In addition to this issue of empowerment there is the issue of habit, Getting people to do something different today is (relatively) easy, getting them to do something different EVERY day is extremely difficult…and it isn’t achieved through those knowledge-transfer sessions whether by webinar or face to face. It is only achieved through a much more personalised and intimate delivery method and therefore a more expensive one.

Sadly though, organisations often don’t see the difference between cost and value because the cost of making a change is what’s viewed rather than the benefits that it might bring.

Effective training is expensive because it isn’t putting 100 people in a room and transmitting for a day, rather it is about taking each of them on a journey to learn the things that they as an individual need to learn. Nowhere is this more obvious than in social selling and nowhere in social selling more than in LinkedIn.

This requires work to get started (writing their profile) and ongoing work (being visible and writing things) and this simply won’t happen via webinar. Webinars are what people do whilst eating a sandwich at lunch time and even if they do learn some facts and techniques the work required to implement will seldom be done.

The way to successfully deliver this is with time. Time with face to face teaching. Time with telephone mentoring. Time for the student to think…and do what’s required. Moreover there must be an expectation that people will actually do what’s required.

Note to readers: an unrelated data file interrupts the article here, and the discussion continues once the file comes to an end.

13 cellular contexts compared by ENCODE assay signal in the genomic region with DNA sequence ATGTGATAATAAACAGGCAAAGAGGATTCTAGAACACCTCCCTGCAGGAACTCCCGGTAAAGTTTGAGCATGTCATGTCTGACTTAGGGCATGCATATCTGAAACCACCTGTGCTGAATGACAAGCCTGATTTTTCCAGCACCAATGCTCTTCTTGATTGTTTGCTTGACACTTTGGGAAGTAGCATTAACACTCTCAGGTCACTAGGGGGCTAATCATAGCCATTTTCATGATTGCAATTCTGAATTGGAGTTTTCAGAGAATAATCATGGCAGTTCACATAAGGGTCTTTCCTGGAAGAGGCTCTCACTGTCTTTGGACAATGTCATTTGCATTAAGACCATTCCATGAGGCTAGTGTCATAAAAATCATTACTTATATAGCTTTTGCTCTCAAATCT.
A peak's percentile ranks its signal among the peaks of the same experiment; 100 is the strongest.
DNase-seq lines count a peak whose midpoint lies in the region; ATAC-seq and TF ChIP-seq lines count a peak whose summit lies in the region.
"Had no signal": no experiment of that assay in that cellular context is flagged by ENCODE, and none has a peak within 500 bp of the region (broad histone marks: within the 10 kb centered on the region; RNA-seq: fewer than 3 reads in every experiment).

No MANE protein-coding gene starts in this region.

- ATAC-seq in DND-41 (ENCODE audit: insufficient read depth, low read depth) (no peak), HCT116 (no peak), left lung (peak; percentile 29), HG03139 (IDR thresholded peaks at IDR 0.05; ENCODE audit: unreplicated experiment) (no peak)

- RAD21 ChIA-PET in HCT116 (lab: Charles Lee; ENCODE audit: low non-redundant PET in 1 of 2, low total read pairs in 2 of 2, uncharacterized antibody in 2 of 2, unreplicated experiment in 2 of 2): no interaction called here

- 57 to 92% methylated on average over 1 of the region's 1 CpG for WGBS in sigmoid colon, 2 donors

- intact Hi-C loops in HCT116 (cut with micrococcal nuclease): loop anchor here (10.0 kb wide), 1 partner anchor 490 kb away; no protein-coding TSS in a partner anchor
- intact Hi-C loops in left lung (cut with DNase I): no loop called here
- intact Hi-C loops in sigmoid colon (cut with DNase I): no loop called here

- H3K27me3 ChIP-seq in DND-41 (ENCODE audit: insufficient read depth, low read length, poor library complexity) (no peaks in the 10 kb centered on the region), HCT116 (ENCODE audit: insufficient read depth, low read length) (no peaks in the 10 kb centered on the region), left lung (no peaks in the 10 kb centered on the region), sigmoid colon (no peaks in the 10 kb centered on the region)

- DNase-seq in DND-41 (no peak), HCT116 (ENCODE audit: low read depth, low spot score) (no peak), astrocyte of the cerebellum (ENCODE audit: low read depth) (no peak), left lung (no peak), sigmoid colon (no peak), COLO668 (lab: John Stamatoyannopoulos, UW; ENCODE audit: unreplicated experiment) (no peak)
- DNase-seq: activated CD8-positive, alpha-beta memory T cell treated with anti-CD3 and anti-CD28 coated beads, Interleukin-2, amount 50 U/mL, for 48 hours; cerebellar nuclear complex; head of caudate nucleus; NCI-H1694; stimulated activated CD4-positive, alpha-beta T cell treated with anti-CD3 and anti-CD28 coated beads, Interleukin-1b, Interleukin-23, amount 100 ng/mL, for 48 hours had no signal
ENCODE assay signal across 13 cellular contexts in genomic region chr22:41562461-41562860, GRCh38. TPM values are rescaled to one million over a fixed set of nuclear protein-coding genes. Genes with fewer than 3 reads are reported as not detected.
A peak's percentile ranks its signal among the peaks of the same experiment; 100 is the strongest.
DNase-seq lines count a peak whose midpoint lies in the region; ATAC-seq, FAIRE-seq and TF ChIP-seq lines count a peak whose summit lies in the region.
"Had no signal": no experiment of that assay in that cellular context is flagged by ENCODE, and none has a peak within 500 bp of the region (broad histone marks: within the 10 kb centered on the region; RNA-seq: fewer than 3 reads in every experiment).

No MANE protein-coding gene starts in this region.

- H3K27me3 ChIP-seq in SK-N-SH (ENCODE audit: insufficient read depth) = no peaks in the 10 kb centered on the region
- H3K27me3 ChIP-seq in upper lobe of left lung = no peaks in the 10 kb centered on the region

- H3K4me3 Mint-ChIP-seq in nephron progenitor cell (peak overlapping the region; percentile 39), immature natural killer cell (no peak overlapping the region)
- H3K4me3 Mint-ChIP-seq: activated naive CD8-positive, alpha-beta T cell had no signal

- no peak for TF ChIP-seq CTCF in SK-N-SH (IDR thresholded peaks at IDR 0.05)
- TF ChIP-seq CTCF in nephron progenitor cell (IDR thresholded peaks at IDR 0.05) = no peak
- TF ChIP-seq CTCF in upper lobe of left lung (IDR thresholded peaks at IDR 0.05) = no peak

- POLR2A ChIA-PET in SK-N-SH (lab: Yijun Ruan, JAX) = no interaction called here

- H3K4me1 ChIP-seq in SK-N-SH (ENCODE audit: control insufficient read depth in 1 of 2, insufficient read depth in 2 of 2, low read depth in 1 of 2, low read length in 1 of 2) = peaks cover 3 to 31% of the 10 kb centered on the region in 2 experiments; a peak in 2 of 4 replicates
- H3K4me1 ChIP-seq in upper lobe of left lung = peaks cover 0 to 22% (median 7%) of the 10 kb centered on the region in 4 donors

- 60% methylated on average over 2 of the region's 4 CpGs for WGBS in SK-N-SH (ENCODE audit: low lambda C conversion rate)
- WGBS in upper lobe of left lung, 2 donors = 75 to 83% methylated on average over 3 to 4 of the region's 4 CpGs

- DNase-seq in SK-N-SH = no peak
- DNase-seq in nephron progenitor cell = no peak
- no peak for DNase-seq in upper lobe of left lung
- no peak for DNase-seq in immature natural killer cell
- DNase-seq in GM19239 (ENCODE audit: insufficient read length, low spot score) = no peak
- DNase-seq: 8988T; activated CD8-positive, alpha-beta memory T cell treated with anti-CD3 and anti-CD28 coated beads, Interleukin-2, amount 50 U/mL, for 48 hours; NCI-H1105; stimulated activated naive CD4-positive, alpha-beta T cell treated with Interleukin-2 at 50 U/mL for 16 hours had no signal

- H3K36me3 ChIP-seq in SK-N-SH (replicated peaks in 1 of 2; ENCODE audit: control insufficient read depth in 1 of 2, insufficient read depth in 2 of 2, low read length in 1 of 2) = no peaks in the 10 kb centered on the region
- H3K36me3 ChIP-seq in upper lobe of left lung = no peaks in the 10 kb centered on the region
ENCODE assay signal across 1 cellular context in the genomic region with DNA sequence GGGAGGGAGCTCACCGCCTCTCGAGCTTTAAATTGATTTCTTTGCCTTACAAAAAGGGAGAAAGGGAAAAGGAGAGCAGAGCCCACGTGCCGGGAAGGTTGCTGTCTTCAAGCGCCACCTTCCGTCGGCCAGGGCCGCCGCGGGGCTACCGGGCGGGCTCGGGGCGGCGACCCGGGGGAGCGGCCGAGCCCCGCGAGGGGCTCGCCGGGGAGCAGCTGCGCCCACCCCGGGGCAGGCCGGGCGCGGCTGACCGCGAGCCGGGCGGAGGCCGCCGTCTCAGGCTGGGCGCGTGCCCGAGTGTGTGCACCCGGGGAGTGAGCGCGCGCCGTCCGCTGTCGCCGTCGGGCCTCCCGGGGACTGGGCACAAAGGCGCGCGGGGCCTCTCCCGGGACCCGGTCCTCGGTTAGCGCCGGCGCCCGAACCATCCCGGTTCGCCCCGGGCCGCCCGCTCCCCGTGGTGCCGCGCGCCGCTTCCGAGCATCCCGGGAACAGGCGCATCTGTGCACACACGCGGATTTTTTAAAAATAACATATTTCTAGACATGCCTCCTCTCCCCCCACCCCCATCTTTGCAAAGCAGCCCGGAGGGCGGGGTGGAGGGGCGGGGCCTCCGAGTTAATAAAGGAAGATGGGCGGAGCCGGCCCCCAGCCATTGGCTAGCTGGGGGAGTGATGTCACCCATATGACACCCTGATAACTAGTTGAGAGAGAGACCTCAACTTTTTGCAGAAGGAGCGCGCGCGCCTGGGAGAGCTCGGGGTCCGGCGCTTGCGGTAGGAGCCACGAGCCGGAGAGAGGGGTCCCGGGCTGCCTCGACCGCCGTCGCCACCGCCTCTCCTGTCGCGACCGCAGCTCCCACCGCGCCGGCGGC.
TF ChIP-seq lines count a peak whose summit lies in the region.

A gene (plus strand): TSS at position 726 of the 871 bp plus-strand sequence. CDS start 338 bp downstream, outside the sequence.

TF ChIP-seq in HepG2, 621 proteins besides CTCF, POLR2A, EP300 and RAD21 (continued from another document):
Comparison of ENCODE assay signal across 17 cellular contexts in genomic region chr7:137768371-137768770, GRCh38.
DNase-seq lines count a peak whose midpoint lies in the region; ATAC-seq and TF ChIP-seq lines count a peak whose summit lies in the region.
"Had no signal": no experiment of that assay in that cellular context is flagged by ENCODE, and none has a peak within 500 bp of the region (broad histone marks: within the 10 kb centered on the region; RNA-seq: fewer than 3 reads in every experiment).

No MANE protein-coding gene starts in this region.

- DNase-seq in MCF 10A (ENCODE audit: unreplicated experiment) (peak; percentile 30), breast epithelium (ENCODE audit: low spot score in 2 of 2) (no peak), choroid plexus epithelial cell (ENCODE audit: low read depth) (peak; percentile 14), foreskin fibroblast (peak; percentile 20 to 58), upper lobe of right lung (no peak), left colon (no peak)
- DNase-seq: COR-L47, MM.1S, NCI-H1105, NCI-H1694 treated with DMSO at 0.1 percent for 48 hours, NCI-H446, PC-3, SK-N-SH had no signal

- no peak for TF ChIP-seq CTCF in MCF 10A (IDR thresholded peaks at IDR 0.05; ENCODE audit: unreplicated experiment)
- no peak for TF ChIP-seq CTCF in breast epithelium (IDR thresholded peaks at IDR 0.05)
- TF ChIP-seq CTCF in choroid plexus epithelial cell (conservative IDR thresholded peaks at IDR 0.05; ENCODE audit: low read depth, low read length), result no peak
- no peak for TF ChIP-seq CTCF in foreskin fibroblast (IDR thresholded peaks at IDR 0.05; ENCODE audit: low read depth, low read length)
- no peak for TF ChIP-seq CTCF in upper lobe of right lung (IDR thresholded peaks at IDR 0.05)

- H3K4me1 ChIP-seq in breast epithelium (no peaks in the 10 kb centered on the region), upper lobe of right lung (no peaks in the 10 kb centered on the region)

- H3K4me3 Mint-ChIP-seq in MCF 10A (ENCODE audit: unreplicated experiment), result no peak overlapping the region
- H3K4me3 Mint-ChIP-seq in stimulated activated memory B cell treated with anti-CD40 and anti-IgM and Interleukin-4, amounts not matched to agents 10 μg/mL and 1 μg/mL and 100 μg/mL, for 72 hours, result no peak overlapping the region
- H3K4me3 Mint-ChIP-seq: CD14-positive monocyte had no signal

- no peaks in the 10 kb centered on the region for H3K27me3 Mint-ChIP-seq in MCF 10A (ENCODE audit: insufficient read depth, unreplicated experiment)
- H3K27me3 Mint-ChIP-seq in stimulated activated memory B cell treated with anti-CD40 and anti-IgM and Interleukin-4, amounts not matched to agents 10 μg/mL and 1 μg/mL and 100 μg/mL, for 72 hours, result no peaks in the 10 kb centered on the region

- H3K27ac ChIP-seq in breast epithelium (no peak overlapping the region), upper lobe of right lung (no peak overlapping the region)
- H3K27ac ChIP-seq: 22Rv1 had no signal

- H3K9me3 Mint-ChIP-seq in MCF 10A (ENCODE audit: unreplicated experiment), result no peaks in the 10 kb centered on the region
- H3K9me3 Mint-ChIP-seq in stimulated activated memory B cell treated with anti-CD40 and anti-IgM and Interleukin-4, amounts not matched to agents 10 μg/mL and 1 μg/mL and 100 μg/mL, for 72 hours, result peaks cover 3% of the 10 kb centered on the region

For us at Digital Leadership Associates we don’t “pass” people for attending one of our courses, we pass them for doing the work required to be successful at social selling and that is about changing long-established (and often outmoded) habits for more modern, efficient and effective ones.

So what have I learned from this method.

I have learned that we get a very high success rate. I have learned that attendees often say “this has totally changed my thinking on sales” or “this is so simple and obvious why hadn’t I thought of this before” or they say “I have just smashed my number.” I have also learned that people who travel through the Digital Leadership Associates social selling programme usually have better things to do with their time than sit in a two day seminar or a webinar which changes nothing and I certainly have better things to do with my time than deliver a two day seminar or webinar that changes nothing.

So why should you invest money and time in this type of training to encourage your sales force to adopt social selling?